Guarneri Quartet

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CharmNewton
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Guarneri Quartet

Post by CharmNewton » Tue May 05, 2020 10:29 pm

Lance, you are right about their being the preeminent quartet among American quartets from the mid-1960s and into the 1970s for their youth, interpretive warmth, virtuosity and rich sonority. Very different from the Juilliard Quartet, another great and expressive quartet, but one that did not cultivate a beautiful quartet sound.

I became a big admirer of the Guarneri Quartet still have most of their vinyl records for RCA as well as some CD replacements of warped pressings. I didn't collect their later Philips recordings--critical opinion was not favorable--but it would be nice to hear that second Beethoven cycle. As far as I know, it was only re-issued on Brilliant Classics and not for long.

John

Lance
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Re: Guarneri Quartet

Post by Lance » Tue May 05, 2020 11:10 pm

John … right on! I, too, am much more enamored with the RCA recordings and really never got into the Philips recordings. The Guarneri's RCA recording [62310] of Schubert's String Quintet in C Major, D956 (with Leonard Rose, cellist) is one of the most extraordinary recordings of that work I have ever heard. I often have thought that should be played at my funeral! And their collaboration with Artur Rubinstein and Emanuel Ax are top-drawer recordings as well.
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When she started to play, Mr. Steinway came down and personally
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barney
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Re: Guarneri Quartet

Post by barney » Wed May 06, 2020 7:33 am

Lance wrote:
Tue May 05, 2020 11:10 pm
John … right on! I, too, am much more enamored with the RCA recordings and really never got into the Philips recordings. The Guarneri's RCA recording [62310] of Schubert's String Quintet in C Major, D956 (with Leonard Rose, cellist) is one of the most extraordinary recordings of that work I have ever heard. I often have thought that should be played at my funeral!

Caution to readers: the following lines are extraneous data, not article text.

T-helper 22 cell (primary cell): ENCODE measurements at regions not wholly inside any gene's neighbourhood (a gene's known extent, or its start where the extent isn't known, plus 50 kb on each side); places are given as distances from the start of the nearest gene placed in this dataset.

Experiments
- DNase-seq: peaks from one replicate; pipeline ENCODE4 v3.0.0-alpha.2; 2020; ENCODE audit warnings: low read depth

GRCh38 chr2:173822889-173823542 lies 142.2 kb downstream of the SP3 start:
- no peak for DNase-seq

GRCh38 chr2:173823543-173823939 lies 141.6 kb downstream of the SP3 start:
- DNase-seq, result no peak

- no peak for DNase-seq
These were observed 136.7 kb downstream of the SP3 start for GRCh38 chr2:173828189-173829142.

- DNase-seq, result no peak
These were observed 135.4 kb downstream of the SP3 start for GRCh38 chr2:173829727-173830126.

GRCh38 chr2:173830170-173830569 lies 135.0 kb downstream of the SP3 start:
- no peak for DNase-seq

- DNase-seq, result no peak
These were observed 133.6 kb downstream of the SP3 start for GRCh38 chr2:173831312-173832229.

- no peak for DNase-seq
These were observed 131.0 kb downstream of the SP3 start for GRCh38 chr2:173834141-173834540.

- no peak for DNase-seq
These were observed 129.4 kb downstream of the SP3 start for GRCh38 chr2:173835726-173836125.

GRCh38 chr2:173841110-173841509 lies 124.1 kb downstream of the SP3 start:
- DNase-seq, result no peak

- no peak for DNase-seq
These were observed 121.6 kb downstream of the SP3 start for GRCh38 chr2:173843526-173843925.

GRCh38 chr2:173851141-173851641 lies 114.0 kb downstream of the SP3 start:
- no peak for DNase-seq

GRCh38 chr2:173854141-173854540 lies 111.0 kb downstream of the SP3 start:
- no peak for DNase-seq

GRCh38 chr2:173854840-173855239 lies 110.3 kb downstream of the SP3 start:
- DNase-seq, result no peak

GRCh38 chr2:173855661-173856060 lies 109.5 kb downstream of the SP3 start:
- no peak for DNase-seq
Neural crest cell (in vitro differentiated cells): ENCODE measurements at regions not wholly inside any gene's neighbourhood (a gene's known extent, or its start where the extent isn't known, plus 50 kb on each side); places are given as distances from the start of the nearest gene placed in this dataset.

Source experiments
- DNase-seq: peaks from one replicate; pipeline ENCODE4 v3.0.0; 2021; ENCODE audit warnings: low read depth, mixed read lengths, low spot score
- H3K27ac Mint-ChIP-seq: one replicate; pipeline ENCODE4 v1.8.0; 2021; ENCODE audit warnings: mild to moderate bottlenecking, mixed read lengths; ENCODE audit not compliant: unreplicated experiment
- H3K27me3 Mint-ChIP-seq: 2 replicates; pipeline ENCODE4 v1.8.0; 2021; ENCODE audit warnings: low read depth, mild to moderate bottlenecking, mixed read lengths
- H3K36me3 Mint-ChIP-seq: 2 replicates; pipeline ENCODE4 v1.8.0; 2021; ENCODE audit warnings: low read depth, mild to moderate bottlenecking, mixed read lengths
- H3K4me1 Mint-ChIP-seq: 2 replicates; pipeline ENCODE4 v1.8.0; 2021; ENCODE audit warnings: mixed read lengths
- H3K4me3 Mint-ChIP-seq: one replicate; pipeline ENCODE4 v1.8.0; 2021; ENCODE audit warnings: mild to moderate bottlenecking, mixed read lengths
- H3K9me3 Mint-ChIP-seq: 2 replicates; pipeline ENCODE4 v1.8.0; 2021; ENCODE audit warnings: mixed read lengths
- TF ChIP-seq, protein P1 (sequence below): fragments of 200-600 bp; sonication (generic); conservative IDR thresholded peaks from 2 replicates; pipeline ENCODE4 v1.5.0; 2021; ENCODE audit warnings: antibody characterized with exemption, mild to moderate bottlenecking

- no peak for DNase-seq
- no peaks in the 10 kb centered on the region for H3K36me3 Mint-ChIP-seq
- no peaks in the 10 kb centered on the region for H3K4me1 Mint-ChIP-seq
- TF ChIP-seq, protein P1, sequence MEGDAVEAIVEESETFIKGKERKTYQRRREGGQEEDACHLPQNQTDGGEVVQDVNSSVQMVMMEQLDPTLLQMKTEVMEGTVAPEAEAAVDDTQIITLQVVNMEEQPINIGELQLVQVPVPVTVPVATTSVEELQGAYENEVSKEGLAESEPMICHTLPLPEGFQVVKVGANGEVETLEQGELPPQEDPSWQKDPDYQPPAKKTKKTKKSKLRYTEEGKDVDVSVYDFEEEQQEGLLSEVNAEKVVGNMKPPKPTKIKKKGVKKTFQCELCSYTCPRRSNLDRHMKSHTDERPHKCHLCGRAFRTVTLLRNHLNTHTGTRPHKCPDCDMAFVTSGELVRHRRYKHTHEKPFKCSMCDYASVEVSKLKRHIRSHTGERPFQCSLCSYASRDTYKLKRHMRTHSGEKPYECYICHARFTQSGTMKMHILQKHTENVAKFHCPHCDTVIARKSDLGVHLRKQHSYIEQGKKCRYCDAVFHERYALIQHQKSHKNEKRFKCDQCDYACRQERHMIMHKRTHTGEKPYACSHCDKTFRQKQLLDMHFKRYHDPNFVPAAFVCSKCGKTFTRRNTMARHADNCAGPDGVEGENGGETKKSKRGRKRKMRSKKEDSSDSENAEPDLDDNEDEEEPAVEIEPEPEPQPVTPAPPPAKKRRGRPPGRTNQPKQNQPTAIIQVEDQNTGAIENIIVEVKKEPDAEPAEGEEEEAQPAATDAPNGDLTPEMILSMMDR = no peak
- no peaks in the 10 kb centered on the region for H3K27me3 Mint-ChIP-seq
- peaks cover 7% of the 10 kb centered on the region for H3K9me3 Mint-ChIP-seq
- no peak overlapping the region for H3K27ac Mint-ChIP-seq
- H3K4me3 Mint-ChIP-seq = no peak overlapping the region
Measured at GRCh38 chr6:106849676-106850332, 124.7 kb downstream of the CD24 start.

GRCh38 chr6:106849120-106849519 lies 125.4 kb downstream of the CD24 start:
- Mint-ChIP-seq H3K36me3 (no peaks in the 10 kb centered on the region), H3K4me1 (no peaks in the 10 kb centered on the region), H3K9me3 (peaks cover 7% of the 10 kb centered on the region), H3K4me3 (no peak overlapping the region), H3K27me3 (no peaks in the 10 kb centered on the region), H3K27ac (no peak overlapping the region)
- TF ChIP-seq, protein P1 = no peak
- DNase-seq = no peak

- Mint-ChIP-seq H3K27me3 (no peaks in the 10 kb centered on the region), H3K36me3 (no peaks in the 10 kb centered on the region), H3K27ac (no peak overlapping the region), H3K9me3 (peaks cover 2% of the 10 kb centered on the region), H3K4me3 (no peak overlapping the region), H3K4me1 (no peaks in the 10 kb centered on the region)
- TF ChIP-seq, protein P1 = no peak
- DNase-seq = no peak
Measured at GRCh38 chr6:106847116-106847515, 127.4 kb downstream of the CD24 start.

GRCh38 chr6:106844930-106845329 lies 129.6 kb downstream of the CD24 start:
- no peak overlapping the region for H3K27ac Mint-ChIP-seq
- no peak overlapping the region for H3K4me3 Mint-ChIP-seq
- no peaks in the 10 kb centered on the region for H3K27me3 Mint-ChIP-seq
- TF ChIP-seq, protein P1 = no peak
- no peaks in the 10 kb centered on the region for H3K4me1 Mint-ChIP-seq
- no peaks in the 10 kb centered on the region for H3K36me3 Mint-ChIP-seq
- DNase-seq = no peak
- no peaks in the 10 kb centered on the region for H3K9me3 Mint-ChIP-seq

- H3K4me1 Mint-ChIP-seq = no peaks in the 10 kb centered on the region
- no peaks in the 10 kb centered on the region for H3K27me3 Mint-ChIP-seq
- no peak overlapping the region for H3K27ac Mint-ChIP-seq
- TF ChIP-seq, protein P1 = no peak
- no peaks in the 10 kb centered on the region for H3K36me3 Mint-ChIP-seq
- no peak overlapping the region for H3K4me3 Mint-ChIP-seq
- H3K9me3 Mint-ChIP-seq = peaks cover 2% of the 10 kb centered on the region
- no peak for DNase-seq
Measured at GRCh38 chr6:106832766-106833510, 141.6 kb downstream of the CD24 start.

SNAP. I already had the slow movement played at the funeral of my son, and have asked musician friends - provided I predecease them, as is likely - to play it live at mine.

Re Guarneri, I'm pretty sure I have a book by the first violinist who is highly entertaining. I love the anecdote where Rubinstein mimics another famous pianist by pretending to vomit into the piano before a concert. Rubinstein did it at a rehearsal, but the original pianist was not pretending! Imagine, as a tuner, being confronted with that, Lance. Not sure whose job it would be to clean it up, but you can be sure it wasn't the perpetrator. :lol:

maestrob
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Re: Guarneri Quartet

Post by maestrob » Wed May 06, 2020 12:20 pm

Agreed! I had their Beethoven set on Philips LPs, which I found to be quite good, but when I bought CDs, I opted for the Quartetto Italiano instead, and never acquired the RCA set. Checking on amazon, I was pleased to see that much of their excellent work is still in print and available for listening. The Rubinstein/Brahms CD is quite good as well. Much of the Guarneri's output on RCA is still given 5 stars by dozens of reviewers: I'm glad to see that their work still garners the respect it's due.